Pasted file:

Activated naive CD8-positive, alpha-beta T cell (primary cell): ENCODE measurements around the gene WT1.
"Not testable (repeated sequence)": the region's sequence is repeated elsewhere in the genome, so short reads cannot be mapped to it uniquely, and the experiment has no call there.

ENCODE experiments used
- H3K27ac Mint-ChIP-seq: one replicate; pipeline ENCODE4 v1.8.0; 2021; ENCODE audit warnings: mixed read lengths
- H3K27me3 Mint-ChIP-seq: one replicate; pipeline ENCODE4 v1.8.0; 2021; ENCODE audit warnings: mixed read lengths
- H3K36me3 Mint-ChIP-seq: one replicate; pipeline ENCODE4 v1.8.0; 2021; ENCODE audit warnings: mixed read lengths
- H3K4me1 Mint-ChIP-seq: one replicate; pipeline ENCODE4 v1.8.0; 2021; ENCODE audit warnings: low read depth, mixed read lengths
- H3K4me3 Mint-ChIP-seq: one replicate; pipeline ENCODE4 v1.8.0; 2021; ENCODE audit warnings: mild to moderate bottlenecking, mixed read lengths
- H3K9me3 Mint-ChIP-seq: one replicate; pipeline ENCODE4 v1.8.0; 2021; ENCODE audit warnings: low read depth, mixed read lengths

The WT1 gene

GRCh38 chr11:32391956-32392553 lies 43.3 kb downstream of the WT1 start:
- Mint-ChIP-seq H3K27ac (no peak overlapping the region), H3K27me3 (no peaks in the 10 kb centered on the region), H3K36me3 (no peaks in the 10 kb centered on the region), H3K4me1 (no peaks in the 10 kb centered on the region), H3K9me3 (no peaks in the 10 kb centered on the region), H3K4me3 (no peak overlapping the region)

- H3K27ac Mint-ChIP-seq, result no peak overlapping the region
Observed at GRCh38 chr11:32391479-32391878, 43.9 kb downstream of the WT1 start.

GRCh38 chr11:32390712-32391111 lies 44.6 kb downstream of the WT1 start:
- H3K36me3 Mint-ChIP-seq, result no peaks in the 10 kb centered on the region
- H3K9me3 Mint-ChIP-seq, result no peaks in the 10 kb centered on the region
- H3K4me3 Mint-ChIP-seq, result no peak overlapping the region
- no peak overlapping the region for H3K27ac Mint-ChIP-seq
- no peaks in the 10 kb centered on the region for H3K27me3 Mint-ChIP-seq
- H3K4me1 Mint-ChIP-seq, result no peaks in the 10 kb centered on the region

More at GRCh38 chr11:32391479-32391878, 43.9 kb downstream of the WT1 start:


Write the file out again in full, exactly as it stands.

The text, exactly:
Activated naive CD8-positive, alpha-beta T cell (primary cell): ENCODE measurements around the gene WT1.
"Not testable (repeated sequence)": the region's sequence is repeated elsewhere in the genome, so short reads cannot be mapped to it uniquely, and the experiment has no call there.

ENCODE experiments used
- H3K27ac Mint-ChIP-seq: one replicate; pipeline ENCODE4 v1.8.0; 2021; ENCODE audit warnings: mixed read lengths
- H3K27me3 Mint-ChIP-seq: one replicate; pipeline ENCODE4 v1.8.0; 2021; ENCODE audit warnings: mixed read lengths
- H3K36me3 Mint-ChIP-seq: one replicate; pipeline ENCODE4 v1.8.0; 2021; ENCODE audit warnings: mixed read lengths
- H3K4me1 Mint-ChIP-seq: one replicate; pipeline ENCODE4 v1.8.0; 2021; ENCODE audit warnings: low read depth, mixed read lengths
- H3K4me3 Mint-ChIP-seq: one replicate; pipeline ENCODE4 v1.8.0; 2021; ENCODE audit warnings: mild to moderate bottlenecking, mixed read lengths
- H3K9me3 Mint-ChIP-seq: one replicate; pipeline ENCODE4 v1.8.0; 2021; ENCODE audit warnings: low read depth, mixed read lengths

The WT1 gene

GRCh38 chr11:32391956-32392553 lies 43.3 kb downstream of the WT1 start:
- Mint-ChIP-seq H3K27ac (no peak overlapping the region), H3K27me3 (no peaks in the 10 kb centered on the region), H3K36me3 (no peaks in the 10 kb centered on the region), H3K4me1 (no peaks in the 10 kb centered on the region), H3K9me3 (no peaks in the 10 kb centered on the region), H3K4me3 (no peak overlapping the region)

- H3K27ac Mint-ChIP-seq, result no peak overlapping the region
Observed at GRCh38 chr11:32391479-32391878, 43.9 kb downstream of the WT1 start.

GRCh38 chr11:32390712-32391111 lies 44.6 kb downstream of the WT1 start:
- H3K36me3 Mint-ChIP-seq, result no peaks in the 10 kb centered on the region
- H3K9me3 Mint-ChIP-seq, result no peaks in the 10 kb centered on the region
- H3K4me3 Mint-ChIP-seq, result no peak overlapping the region
- no peak overlapping the region for H3K27ac Mint-ChIP-seq
- no peaks in the 10 kb centered on the region for H3K27me3 Mint-ChIP-seq
- H3K4me1 Mint-ChIP-seq, result no peaks in the 10 kb centered on the region

More at GRCh38 chr11:32391479-32391878, 43.9 kb downstream of the WT1 start: